Foy

 


:

Game03 - The Palace of the Silver Princess (rating: 5)

 Ungh... the music in the intro is curious, in my opinion. It sounds like some theme music from some action TV series set in more modern days rather than fantasy world.

The game itself could be described as 'dungeon crawl' with occasional combat here and there. The amount of combat was quite satisfactory to me, though sometimes I found myself wondering 'why does everyone want to attack me?' The plot for this dungeon crawl is fairly ordinary 'dungeon crawl plot', ie. something evil is abound, and you must stop it. Still, the plot was somewhat likable, avoiding some of the most often seen ideas. But still, it didn't bring anything new into the genre (though considering it's a conversion of a 'classic' p&p game, it might have been there to 'define' the genre).

No big bugs, just some events which happened a bit too often (read: not 'do only once' events, though should have been) and some spelling bugs. No need to rely on the editor in this game at all, which is always a very good thing.

Harri Polsa

 

Ray,

 

I finished "Palace of the Silver Princess" the other day and thought I'd pass along a few (rather disorganized) thoughts...Well, overall I enjoyed this one, though not as much as, say, "Horror on the Hill" or "Tamoachan."I'm not sure I saw all of the design, since my party just sort of stumbled on the throne room after wandering around the palace for a while, and the next thing I knew the game was ending. That was my big gripe about this design, that the party really isn't given much guidance beyond the Protector saying, "You must stop the Evil Bad Guy and save Haven!" I found myself just wandering around looking for stuff to do, eventually found the silver harp and some dragon statues, and managed to destroy the eye. Much of the time I wasn't really sure where I was or what was going on. Of course, some of this may result from my refusal to ever draw a map of where I am...

Beyond the lack of guidance, however, I liked the rest of the game. One thing I've noticed you doing in all the Realm games is trying to include some of the role-playing aspects of the pen-and-paper game that are sohard to do in UA. It's hard to do much more than try and catch the feel of a pen-and-paper game, since there is no real flesh-and-blood DM to make judgement calls and improvise in a UA design, but I think in most of the Realm games you've managed to at least make me feel at times like I might really be playing through a module with other people. I've tried playing some other attempts at conversions of paper modules and they do not always succed at catching the feel of a real gaming session. Nol Drek's designs are usually pretty good at that, but I haven't really found anyone else who could do that.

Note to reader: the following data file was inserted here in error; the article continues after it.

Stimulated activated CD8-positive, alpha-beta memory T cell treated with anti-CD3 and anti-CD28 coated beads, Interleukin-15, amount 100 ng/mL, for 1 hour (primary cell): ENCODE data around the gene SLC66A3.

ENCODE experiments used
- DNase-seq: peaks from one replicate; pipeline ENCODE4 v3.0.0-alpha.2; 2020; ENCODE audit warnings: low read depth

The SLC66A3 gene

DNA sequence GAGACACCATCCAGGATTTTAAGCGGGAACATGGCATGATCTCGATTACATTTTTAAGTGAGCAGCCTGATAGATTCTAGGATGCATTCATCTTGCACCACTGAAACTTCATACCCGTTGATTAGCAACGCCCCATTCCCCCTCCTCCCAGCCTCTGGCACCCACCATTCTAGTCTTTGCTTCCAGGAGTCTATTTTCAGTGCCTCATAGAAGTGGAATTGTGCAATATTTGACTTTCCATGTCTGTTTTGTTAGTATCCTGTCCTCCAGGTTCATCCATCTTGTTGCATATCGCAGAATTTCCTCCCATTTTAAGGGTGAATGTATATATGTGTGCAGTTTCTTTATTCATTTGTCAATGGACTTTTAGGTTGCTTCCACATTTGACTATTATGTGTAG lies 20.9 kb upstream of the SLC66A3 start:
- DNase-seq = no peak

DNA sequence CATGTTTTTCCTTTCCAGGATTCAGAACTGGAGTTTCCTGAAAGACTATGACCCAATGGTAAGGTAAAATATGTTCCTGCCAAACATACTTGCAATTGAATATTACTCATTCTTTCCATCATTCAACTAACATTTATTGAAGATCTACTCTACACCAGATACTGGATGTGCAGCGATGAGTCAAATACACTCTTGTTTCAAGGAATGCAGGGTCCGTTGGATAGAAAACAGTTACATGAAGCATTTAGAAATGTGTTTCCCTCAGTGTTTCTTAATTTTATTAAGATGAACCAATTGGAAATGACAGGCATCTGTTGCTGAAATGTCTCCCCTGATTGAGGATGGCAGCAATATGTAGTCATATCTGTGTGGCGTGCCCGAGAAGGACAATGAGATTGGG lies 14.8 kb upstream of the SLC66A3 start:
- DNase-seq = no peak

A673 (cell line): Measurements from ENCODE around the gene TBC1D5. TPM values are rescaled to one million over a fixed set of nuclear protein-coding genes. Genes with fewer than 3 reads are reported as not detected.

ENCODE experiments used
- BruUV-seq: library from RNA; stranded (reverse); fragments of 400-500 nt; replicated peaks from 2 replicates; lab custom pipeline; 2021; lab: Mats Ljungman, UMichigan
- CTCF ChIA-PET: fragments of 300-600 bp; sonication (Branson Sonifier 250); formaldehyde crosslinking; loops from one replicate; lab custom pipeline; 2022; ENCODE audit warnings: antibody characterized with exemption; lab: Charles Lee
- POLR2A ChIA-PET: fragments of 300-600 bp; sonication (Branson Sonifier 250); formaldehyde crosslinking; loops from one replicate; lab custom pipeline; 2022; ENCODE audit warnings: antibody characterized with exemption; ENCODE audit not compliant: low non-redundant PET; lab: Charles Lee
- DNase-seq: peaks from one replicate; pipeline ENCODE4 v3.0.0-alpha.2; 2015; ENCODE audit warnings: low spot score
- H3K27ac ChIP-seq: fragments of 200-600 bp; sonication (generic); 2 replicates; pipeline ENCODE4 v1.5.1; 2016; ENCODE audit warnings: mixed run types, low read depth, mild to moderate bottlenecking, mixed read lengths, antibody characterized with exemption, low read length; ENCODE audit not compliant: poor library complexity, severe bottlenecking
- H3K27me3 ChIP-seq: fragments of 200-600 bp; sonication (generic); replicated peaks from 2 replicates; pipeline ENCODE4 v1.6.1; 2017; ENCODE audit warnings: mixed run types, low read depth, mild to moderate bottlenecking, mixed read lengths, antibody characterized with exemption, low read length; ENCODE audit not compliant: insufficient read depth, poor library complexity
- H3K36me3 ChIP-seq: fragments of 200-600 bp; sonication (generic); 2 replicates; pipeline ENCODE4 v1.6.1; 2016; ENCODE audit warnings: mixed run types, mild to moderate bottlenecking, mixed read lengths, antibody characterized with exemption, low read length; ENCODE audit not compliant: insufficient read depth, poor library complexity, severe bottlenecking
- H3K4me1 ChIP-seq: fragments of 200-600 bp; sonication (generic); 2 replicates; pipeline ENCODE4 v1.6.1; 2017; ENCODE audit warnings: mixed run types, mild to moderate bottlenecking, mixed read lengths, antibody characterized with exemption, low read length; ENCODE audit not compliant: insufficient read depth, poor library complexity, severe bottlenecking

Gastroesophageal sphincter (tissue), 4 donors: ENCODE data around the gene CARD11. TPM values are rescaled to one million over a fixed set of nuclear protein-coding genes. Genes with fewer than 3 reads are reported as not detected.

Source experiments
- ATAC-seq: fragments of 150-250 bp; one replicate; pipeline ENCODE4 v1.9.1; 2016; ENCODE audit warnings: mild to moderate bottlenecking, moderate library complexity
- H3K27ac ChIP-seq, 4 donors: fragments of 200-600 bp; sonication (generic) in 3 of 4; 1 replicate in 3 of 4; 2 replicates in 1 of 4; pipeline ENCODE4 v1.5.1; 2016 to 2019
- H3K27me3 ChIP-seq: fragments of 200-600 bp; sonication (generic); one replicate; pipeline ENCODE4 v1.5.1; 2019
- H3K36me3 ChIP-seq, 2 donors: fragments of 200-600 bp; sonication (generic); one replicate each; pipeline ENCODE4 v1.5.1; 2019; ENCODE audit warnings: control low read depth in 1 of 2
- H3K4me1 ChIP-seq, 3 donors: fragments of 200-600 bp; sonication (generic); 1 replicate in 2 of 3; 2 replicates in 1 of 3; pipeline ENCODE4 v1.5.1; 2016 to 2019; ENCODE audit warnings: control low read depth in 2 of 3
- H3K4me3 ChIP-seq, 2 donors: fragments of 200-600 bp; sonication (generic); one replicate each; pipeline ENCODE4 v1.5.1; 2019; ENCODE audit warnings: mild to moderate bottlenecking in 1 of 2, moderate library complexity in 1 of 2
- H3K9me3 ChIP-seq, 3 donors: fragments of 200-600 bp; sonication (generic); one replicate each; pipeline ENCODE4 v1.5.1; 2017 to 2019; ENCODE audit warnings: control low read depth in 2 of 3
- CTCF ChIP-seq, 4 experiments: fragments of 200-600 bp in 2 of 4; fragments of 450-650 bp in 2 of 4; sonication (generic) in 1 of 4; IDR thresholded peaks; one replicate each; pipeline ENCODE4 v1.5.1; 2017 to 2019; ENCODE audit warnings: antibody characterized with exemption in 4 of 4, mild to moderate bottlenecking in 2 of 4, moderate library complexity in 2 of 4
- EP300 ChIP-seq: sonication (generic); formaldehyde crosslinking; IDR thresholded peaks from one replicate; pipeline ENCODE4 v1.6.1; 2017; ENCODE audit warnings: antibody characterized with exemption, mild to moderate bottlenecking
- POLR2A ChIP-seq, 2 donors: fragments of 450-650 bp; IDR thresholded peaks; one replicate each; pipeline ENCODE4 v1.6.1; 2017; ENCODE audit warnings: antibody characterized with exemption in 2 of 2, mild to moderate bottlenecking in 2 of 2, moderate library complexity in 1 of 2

Well, that's about all for the moment. Keep up the good work! I'm looking forward to the "Lost City," which was always one of my favorite of the B-series modules for some reason.

 

Game03.zip B3, Palace of the Silver Princess Ray & Maureen Dyer

 

This was a really FUN adventure. I must say, Ray & Maureen really bring a design alive. It is a relatively short adventure to play. I found it very intriguing. The very beautiful and very popular Princess that rules the valley has had something dire happen to her, her castle and all within. You are asked to enter and find out what has happened and if possible, fix the problem. This is a conversion of a P&P design and very true in the conversion. The flavor text is everything. There were no noticeable bugs or flaws in the design.

Plot Matter: 9 Artwork: 9 Hacks: 9 Text: 10

Events: 9 Originality: 9 Errors: 9 Difficulty: 5

Total Rating: 92% Mycroft Rating: 9

 


All of the preceding modules and game worlds are trademarked property of TSR Inc, which is now the property of Wizards of the Coast, Inc. I take no credit for the stories or ideas presented here, I merely converted them to a playable format for SSI's Unlimited Adventures game.